Environmentalists have been excitedly waiting for George W. Bush’s presidency to end so that we can finally take action on climate change. With Bush gone, we face a major choice about what method we will choose to combat climate change. One of the most popular methods (especially among industry groups) is carbon cap and trade.

Carbon trading schemes have been put into practice by the Kyoto Protocol and in the EU Emissions Trading Scheme (ETS). The way carbon trading works is relatively simple. In theory, the government sets a maximum amount of emissions (a cap), and then gives out tradable credits to corporations based on their reported emissions. The corporations are then allowed to buy credits if they need to emit more, and sell them if they have extra. These programs have been largely ineffective in reducing carbon emissions for many reasons, including the many structural issues inherent in a carbon trading market.

Though carbon markets sound as if they could work, the economic theories run into the brick wall of political reality. The first problem lies in the cap. It is up to governments (or international treaties) to set the cap, and to lower it frequently in order to reduce emissions to sustainable levels. This requires a level of political will that we have never seen in regard to environmental issues. Just imagine the enormous amounts of money industry would spend on lobbying every time a bill was proposed to lower the cap. Additionally, the relevance of the cap level depends on many outside forces. For example, if there is a relatively cool summer, consumers will consume less electricity by using their air conditioning less. This gives energy generating companies many extra credits to trade around, allowing other companies to pollute more. A more striking example to the irrelevance of the cap is illustrated in the collapse of the Soviet Union. The Kyoto Protocol’s cap was based on 1990 emission levels, but, in 1991, the USSR collapsed, lowering its carbon emissions by 30%. Instead of lowering the cap to reflect the loss of carbon emissions, Russian corporations were left with a surplus of credits (hot air) to trade and make money off. These extra credits benefit corporations like Enron. Before its collapse, it was one of the primary groups that pushed the US to sign the Kyoto Protocol.


A pure carbon market is ineffective enough, but the reality is even worse. The EU ETS also includes carbon offsets. These are slightly different from the indulgences that you can buy to offset your personal carbon output, but follow the same principle. Offset projects are supposed to change “business as usual” and reduce emissions compared to what would have happened. For example, a company can build a hydroelectric power plant to generate carbon credits to sell if they claim that without the credits a coal power plant would have been built. The amount of credits the company receives is the difference between the amount of carbon that theoretically would have been emitted by the coal plant and the amount that is emitted by the hydro plant. The problems with offsets are even more extensive than trading.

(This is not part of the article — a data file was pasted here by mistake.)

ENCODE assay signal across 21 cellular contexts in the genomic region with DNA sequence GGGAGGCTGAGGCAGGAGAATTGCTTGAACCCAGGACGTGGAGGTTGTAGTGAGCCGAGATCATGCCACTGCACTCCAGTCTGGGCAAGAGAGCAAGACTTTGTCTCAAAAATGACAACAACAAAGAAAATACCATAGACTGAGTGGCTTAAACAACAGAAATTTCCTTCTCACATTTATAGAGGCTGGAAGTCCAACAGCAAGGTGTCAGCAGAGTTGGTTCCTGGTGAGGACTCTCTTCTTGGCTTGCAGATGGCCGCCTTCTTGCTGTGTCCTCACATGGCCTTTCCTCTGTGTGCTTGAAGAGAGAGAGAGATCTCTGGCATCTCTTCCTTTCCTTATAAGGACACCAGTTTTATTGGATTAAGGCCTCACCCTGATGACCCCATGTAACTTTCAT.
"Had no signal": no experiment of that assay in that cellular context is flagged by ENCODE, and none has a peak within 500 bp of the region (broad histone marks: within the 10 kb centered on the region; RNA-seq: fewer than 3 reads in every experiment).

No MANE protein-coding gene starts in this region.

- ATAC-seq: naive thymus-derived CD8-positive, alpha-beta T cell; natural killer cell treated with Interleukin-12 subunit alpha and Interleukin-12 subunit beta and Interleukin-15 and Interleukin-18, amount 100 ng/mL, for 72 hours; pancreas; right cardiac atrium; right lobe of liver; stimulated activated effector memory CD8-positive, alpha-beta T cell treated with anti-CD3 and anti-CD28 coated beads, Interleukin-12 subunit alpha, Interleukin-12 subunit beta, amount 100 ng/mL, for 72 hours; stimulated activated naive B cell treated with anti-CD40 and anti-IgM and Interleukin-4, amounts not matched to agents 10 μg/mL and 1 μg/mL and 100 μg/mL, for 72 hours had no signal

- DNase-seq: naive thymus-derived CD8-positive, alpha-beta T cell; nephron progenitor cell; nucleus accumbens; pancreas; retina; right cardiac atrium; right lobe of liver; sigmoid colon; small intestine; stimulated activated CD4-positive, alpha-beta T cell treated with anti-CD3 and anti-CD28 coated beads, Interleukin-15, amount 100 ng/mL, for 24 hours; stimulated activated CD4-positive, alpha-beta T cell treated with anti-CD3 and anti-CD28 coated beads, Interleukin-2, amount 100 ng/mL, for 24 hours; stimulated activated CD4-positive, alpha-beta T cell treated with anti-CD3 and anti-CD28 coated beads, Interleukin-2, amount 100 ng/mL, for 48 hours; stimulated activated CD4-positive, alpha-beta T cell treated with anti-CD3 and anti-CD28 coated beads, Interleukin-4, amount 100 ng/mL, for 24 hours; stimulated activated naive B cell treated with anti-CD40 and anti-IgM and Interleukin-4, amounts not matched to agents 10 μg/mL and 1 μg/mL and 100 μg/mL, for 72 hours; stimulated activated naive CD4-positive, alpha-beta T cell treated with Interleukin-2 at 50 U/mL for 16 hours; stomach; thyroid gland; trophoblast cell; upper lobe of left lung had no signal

One common tactic used by corporations is claiming that projects that are planned already would not have been built without the extra financing from the carbon-offset credits. With very little oversight, and very little possible on a global scale, corporations are able to make huge amounts of money off projects that were taking place regardless of carbon-offset schemes. Additionally, the amount of carbon that would have been emitted under “business as usual” is an entirely theoretical amount that is easily manipulated for profit. In fact, during negotiations for the EU ETS it was proposed to have the “business as usual” level be arbitrarily determined because there is no effective way of calculating it.

Another type of offset project is one that is meant to reduce carbon dioxide levels in the atmosphere, which usually take the form of tree plantations. Corporations pay to plant vast plantations of non-native trees (often Eucalyptus) and then profit by receiving carbon credits for the carbon that the trees are calculated to have removed from the atmosphere. Unfortunately, there is no accurate way of calculating how much carbon a single tree has absorbed. There is a more basic problem: once carbon is taken out of the ground it cannot be put back in (carbon sequestration is not real). Even if the carbon is temporarily sequestered in trees, those trees will one day die and decompose (or more likely burn down, do to the massive water use of eucalyptus trees, which devastates local environments.) Using trees as carbon sinks is at best a temporary solution; the only long-term solution is to leave fossil fuels in the ground.